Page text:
Over the coming months, taking account of those studies, I will work with regional and local partners in each of the four areas to establish where, at what scale and how quickly that growth can be achieved. Overall, we estimate that at least 200,000 new homes can be created in those growth areas. In the Thames gateway in particular, I will be putting a renewed emphasis on delivery and, in discussion with the Thames Gateway Partnership, I will establish new means of delivering rapid regeneration.
Thirdly, we need to make better use of land by improving design, increasing densities and using brownfield sites to the full. In 1998, I committed the Government to a target that 60 per cent. of new homes should be on brownfield land. I am happy to report that the target has been achieved eight years earlier than predicted, but we need to keep up the pressure.
To help with that, I will establish a register of surplus brownfield land held by the Government and public bodies. I am instructing English Partnerships to use its new role on brown fields to search out and to deliver even more land for housing. I can also announce that we will be proceeding with a further three millennium communities in east Ketley, Milton Keynes and Hastings. That will add to the four we have already agreed in east Manchester, Allerton Bywater, Greenwich and King's Lynn, bringing the number of communities to seven and the homes that will be delivered to more than 6,000.
To produce more sustainable development, however, we must use land more efficiently to reduce the overall land take. To do that, I am announcing that I intend to intervene in planning applications for housing that involve a density of less than 30 dwellings per hectare. I am also setting a new target to protect valuable countryside. Since 1997, I have increased the green belt by 30,000 hectares. Today, I can announce for the first time a public service agreement target committing us to protecting the valuable countryside around our towns and our cities, and in the green belt.
We will not tolerate urban sprawl and we will not concrete over the south-east, as some have speculated in the press, or any other region, but housing pressures in London and the south-east are acute and they require ambitious solutions. My strategy of providing for sustainable, high-quality, well planned communities in the growth areas will benefit everyone. It will mean that we reduce the pressures elsewhere in the south-east and it will protect valuable countryside for the benefit and enjoyment of all.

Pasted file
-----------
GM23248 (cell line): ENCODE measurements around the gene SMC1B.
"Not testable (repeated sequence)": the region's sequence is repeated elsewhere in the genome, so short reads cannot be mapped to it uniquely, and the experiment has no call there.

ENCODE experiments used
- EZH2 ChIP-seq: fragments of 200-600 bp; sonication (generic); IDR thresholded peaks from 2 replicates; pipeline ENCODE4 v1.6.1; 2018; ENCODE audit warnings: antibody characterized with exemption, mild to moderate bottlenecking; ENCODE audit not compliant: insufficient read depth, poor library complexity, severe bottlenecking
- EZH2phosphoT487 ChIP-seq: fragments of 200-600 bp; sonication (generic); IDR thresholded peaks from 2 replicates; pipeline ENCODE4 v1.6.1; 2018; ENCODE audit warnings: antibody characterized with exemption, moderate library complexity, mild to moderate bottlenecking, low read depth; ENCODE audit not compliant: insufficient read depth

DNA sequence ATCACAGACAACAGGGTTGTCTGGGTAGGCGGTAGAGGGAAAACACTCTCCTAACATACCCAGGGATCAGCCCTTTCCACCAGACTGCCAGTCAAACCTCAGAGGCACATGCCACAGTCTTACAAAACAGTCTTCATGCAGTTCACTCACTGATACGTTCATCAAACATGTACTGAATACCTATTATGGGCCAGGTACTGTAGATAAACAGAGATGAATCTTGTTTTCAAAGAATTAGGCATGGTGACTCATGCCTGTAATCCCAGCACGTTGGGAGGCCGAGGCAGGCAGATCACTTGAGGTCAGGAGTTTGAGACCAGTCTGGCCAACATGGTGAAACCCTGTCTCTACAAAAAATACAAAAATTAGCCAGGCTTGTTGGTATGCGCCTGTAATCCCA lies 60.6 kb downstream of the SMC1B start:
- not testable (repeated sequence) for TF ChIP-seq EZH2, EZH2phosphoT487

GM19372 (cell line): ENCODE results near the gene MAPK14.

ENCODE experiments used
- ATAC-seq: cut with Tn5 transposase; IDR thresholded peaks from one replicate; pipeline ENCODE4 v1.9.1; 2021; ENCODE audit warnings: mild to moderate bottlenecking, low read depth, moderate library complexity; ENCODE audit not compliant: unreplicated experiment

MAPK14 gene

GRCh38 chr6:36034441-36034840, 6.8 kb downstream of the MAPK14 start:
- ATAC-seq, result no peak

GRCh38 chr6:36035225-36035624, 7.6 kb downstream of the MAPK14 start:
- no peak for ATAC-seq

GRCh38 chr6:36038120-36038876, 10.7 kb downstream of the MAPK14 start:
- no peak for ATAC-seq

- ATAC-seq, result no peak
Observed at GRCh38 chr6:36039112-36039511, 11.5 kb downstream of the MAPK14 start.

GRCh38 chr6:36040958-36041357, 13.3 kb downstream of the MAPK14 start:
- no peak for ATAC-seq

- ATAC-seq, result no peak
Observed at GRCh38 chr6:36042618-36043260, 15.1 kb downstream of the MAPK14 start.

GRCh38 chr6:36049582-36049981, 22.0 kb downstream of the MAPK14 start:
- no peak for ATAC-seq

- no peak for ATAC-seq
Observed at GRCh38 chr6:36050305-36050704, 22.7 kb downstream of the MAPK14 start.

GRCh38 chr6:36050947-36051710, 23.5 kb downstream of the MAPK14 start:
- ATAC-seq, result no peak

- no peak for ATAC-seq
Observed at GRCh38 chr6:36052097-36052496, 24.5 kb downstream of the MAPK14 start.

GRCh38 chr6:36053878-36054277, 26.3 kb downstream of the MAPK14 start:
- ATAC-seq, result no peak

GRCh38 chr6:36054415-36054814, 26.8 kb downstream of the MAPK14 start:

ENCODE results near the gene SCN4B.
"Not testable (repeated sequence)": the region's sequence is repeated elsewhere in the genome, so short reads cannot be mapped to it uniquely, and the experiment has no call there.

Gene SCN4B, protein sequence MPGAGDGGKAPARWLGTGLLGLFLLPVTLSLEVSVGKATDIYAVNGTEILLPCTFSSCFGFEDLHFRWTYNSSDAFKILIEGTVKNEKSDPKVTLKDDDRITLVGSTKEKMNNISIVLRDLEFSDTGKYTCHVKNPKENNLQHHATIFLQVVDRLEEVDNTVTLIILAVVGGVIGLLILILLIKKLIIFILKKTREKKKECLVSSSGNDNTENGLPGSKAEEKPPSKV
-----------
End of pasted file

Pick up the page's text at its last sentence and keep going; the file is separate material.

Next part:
There is a need not just for more homes, but for more homes that people can afford. We have said, "Schools and hospitals first." That means special attention for helping nurses, teachers and other public service workers to get affordable homes. Since 1997, the Government have almost doubled the funding for affordable housing, to £1.2 billion a year, and this is now supporting the creation of 20,000 new affordable homes every year.
Subject to further detailed consideration of how best to use the new money available, we will now be able to increase the funding to provide additional homes for key workers and new social housing for the homeless and families in bed-and-breakfast accommodation. In addition to that new funding, we will be looking for ways to extend our existing programmes for affordable housing through a greater partnership with employers and public and private landlords.
The problems in the north and the midlands are different, but just as pressing. Some of our towns and cities are experiencing a renaissance in their economic and cultural fortunes, but many also have communities where properties are almost worthless, leaving people trapped in negative equity and facing the problems associated with social exclusion. We are building the wrong kind of houses in the wrong places and failing to tackle fully the urban decay associated with that.
Earlier this year we announced the creation of nine Pathfinder projects in the north to tackle the most acute problems of low demand and abandonment in the north and the midlands. Those projects will help to tackle the blight afflicting properties in the Pathfinder areas. Following European Union approval, we will go ahead with our new housing gap-funding scheme, which will allow support for housing programmes where the market price is less than the cost of development.